The **k-nearest neighbors (k-NN) algorithm** is a supervised machine learning algorithm used for both classification and regression tasks. It operates on the principle of finding the k closest training examples in the feature space to a given test example and using them to make predictions.

Here's how the k-NN algorithm works:

**Data Preparation**: Start with a labeled dataset consisting of feature vectors and corresponding class or target values. Each feature vector represents an object or instance, and the class or target value indicates its category or numerical value.

**Feature Selection**: Identify the relevant features that are most important for the prediction task. These features should capture the characteristics of the data that are informative for distinguishing different classes or predicting target values.

**Distance Metric**: Choose a distance metric, such as Euclidean distance or Manhattan distance, to measure the similarity or dissimilarity between feature vectors. The distance metric determines the notion of "closeness" in the feature space.

**Choosing the Value of k**: Select the number of nearest neighbors (k) to consider when making predictions. A common approach is to experiment with different values of k and choose the one that yields the best performance on a validation set or through cross-validation.

**Prediction**:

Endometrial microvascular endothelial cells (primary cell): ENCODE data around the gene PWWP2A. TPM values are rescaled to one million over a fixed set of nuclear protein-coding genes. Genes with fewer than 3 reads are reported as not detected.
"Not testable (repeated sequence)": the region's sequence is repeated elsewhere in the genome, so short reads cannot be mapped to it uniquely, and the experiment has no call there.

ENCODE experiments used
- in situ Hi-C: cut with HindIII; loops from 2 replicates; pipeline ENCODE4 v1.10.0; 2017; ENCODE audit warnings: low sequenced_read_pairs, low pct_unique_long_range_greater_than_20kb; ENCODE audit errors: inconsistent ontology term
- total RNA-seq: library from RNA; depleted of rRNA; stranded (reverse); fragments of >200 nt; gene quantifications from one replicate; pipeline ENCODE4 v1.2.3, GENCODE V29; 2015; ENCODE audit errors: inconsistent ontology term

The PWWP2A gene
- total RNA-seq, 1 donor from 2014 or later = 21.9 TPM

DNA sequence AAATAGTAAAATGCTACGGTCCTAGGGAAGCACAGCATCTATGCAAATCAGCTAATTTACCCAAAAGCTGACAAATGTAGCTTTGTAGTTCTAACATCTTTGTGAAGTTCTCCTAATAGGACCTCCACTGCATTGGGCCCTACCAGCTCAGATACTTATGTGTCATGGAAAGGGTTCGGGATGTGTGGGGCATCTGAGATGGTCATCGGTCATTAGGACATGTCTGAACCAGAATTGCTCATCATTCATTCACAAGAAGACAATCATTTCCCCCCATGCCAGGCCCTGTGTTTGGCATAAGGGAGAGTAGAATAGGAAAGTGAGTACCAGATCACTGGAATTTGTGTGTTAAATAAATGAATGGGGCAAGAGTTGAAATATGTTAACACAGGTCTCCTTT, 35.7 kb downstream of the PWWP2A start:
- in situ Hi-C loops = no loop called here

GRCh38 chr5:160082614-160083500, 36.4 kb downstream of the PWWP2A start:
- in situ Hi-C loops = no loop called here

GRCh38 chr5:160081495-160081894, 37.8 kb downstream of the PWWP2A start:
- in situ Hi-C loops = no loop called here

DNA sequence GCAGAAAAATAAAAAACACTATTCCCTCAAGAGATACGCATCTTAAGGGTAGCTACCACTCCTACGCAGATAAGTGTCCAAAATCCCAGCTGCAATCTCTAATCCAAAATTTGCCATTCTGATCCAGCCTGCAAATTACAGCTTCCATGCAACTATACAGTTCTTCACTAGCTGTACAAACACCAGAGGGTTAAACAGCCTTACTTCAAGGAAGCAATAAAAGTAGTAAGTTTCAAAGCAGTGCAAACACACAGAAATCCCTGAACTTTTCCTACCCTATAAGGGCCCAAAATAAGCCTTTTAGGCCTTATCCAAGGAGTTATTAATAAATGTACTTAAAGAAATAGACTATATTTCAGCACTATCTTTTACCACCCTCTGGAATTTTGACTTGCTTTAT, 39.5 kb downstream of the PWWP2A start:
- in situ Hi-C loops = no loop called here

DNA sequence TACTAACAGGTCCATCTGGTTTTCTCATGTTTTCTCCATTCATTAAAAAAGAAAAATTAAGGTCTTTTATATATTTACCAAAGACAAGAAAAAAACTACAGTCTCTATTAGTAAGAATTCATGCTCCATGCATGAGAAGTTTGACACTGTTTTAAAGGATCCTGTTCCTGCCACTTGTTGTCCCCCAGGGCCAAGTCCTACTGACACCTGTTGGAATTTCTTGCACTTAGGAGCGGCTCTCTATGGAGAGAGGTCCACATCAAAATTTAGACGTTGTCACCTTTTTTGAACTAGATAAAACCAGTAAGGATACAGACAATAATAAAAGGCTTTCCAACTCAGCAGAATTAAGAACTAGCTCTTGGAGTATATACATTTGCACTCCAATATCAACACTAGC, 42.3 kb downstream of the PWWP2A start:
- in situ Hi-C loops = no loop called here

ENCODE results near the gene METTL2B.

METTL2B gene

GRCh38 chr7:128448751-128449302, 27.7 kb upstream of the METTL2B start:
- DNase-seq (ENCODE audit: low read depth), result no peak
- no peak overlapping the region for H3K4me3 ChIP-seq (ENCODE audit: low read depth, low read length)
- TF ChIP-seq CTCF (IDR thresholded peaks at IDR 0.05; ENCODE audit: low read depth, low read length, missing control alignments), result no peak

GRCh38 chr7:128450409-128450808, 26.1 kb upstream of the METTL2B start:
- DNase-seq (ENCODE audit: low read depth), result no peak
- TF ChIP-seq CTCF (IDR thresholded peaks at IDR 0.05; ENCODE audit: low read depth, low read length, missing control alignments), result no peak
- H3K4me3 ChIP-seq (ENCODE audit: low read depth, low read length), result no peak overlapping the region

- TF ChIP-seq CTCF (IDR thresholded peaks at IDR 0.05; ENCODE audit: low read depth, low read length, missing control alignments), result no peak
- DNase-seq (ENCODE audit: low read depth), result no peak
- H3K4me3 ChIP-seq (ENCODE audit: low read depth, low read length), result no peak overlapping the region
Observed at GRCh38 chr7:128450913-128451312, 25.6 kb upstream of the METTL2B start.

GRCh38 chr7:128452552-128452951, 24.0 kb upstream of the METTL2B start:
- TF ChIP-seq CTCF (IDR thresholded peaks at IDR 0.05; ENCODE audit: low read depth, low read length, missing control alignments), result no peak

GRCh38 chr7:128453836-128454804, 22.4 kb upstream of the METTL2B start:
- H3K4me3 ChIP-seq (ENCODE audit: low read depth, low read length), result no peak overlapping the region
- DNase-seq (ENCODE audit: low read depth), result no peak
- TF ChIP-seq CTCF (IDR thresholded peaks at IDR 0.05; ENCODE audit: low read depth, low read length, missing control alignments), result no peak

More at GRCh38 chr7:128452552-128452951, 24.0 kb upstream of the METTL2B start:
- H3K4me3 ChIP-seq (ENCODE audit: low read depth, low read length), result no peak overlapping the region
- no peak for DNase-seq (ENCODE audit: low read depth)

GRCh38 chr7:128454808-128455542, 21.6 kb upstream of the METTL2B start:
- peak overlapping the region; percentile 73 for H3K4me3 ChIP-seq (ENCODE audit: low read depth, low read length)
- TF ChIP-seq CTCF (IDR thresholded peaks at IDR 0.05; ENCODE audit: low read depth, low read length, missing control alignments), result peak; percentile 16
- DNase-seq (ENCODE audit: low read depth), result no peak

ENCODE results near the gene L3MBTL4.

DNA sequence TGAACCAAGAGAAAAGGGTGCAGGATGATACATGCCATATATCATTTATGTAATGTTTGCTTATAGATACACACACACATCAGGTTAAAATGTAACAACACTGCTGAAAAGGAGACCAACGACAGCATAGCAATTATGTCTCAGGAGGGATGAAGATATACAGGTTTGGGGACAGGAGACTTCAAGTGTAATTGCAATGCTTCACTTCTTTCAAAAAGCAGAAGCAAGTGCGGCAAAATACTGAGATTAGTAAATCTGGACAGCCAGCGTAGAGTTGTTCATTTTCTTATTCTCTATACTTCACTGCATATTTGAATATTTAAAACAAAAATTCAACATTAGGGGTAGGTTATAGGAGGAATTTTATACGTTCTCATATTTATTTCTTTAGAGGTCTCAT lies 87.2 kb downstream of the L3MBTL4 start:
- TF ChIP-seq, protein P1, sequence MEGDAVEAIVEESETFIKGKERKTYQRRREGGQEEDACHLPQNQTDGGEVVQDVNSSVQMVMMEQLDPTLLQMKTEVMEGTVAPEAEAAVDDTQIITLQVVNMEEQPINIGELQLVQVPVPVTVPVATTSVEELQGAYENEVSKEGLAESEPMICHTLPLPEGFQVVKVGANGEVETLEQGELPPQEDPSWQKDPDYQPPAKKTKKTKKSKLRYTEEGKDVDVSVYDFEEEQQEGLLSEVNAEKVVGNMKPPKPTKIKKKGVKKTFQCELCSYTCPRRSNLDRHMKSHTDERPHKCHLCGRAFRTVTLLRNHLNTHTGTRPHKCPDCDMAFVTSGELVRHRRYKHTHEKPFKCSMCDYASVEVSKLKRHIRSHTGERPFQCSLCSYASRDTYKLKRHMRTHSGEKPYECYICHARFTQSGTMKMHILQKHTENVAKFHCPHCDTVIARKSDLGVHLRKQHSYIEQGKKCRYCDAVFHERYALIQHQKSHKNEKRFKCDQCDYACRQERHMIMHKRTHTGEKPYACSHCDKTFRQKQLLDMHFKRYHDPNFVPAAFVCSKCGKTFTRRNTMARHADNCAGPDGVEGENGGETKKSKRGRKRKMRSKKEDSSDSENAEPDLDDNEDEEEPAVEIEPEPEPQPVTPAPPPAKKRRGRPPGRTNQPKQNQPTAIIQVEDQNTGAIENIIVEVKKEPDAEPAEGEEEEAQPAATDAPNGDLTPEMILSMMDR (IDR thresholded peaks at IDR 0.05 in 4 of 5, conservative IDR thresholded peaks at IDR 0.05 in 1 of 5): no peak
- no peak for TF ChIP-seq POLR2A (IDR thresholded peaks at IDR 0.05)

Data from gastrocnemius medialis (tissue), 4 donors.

**Classification**: For a given test example, find the k nearest neighbors in the training dataset based on the chosen distance metric. Count the class labels of the neighbors and assign the majority class label to the test example. This is known as the majority voting scheme. Alternatively, you can assign weights to each neighbor based on their distance and perform weighted voting.

Regression: For a given test example, find the k nearest neighbors. Take the average (or weighted average) of their target values and use it as the predicted value for the test example.

Evaluation: Assess the performance of the algorithm by comparing the predicted values or labels with the true values or labels from a separate test dataset. Common evaluation metrics include accuracy, precision, recall, F1 score, or mean squared error, depending on the task.

Example:

Let's consider a binary classification problem to distinguish between apples and oranges based on their weight and color. We have a training dataset with the following feature vectors and labels:

Now, let's say we want to classify a test example with weight 160 grams and color red using the k-NN algorithm. If we set k=3, we find the three nearest neighbors based on the Euclidean distance:

```
Neighbor 1: Example 4 (180 grams, Orange)
Neighbor 2: Example 2 (150 grams, Orange)
Neighbor 3: Example 1 (120 grams, Red)
```

Since two out of three neighbors are oranges, the majority class is "Orange." Therefore, the algorithm predicts that the test example is an orange.

Note that the choice of distance metric, value of k, and features can significantly impact the performance of the k-NN algorithm. It's important to experiment with different settings and evaluate the results to optimize its performance.

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